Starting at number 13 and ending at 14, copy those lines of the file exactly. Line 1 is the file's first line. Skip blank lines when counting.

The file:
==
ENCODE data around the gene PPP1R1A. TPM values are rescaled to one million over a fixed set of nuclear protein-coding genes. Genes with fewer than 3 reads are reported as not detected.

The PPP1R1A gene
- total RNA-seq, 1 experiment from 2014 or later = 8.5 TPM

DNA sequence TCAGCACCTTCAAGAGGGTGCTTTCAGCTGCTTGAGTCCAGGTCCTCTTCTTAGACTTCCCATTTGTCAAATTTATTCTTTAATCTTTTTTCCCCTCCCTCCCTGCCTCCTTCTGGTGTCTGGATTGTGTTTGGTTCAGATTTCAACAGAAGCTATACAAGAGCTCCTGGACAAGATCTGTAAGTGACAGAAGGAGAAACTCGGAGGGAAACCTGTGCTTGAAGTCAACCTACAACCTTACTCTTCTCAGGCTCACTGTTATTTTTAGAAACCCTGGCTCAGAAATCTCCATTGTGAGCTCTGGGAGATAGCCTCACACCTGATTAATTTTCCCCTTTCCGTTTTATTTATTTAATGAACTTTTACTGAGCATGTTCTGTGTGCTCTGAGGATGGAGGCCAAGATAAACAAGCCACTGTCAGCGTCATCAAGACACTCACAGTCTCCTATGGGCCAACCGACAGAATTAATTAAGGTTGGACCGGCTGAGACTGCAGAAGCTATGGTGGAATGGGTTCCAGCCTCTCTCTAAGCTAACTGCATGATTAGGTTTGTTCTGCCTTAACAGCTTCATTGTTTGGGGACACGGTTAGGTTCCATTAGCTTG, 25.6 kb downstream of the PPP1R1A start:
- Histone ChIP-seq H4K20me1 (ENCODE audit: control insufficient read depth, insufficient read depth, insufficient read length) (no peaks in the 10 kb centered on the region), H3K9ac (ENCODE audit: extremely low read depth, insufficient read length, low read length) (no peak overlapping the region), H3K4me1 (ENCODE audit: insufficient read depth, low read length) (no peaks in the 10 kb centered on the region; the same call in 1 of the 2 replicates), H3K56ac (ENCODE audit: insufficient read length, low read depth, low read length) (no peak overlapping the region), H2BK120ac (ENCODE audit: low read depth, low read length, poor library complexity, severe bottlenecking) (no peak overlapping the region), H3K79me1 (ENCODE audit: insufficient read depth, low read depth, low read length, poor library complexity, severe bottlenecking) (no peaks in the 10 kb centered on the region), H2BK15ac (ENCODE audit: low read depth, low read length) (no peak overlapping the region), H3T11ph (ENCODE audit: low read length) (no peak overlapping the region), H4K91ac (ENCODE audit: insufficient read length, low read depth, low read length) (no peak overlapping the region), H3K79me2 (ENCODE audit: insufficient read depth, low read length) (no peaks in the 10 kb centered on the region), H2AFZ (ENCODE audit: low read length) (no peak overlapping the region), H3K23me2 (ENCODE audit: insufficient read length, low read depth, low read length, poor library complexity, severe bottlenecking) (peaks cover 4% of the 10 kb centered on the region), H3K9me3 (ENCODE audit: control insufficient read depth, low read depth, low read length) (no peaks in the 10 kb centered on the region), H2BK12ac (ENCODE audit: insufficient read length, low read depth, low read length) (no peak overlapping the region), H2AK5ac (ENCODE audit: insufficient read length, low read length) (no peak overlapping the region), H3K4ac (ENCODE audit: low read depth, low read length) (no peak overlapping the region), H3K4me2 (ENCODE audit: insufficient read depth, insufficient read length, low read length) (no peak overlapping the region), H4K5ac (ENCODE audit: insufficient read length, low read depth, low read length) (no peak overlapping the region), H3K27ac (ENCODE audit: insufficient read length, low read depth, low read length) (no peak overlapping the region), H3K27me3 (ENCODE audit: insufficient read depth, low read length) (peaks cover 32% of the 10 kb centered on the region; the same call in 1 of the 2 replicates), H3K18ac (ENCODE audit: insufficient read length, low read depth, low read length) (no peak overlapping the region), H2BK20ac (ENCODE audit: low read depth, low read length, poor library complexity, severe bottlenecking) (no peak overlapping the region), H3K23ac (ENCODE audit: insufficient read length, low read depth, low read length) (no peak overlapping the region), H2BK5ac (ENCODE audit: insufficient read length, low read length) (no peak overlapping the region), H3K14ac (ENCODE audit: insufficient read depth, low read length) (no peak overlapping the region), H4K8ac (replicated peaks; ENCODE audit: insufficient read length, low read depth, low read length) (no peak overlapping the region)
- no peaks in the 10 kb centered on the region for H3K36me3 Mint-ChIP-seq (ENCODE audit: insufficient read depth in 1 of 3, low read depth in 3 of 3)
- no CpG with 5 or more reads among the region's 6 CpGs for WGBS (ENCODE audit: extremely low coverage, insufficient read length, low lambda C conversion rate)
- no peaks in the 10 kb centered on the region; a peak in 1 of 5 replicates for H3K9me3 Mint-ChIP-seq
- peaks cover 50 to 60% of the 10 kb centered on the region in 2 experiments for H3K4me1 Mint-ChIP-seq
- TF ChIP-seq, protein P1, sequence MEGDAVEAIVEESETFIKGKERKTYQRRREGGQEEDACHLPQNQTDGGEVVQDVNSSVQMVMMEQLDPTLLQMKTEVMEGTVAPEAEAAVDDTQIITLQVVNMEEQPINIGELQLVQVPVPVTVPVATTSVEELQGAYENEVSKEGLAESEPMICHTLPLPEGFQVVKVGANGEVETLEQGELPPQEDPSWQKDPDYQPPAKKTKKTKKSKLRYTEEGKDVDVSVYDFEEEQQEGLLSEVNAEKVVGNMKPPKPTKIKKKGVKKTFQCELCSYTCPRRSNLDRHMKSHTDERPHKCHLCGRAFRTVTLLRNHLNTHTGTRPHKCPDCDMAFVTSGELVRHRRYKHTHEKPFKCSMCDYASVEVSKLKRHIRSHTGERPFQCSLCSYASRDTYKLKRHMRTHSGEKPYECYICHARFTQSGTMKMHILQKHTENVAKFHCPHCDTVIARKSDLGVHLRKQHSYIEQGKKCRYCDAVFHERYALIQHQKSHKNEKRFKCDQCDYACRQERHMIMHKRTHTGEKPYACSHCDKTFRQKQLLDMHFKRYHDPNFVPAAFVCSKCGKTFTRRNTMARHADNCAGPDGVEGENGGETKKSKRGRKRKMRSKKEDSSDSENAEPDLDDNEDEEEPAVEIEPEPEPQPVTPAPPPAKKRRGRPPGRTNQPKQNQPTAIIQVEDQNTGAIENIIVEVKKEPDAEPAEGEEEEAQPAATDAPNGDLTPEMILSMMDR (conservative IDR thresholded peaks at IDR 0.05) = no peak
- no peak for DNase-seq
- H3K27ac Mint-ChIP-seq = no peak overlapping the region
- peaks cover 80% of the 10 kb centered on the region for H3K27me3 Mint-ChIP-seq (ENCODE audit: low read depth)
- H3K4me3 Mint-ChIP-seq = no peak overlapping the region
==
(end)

- peaks cover 80% of the 10 kb centered on the region for H3K27me3 Mint-ChIP-seq (ENCODE audit: low read depth)
- H3K4me3 Mint-ChIP-seq = no peak overlapping the region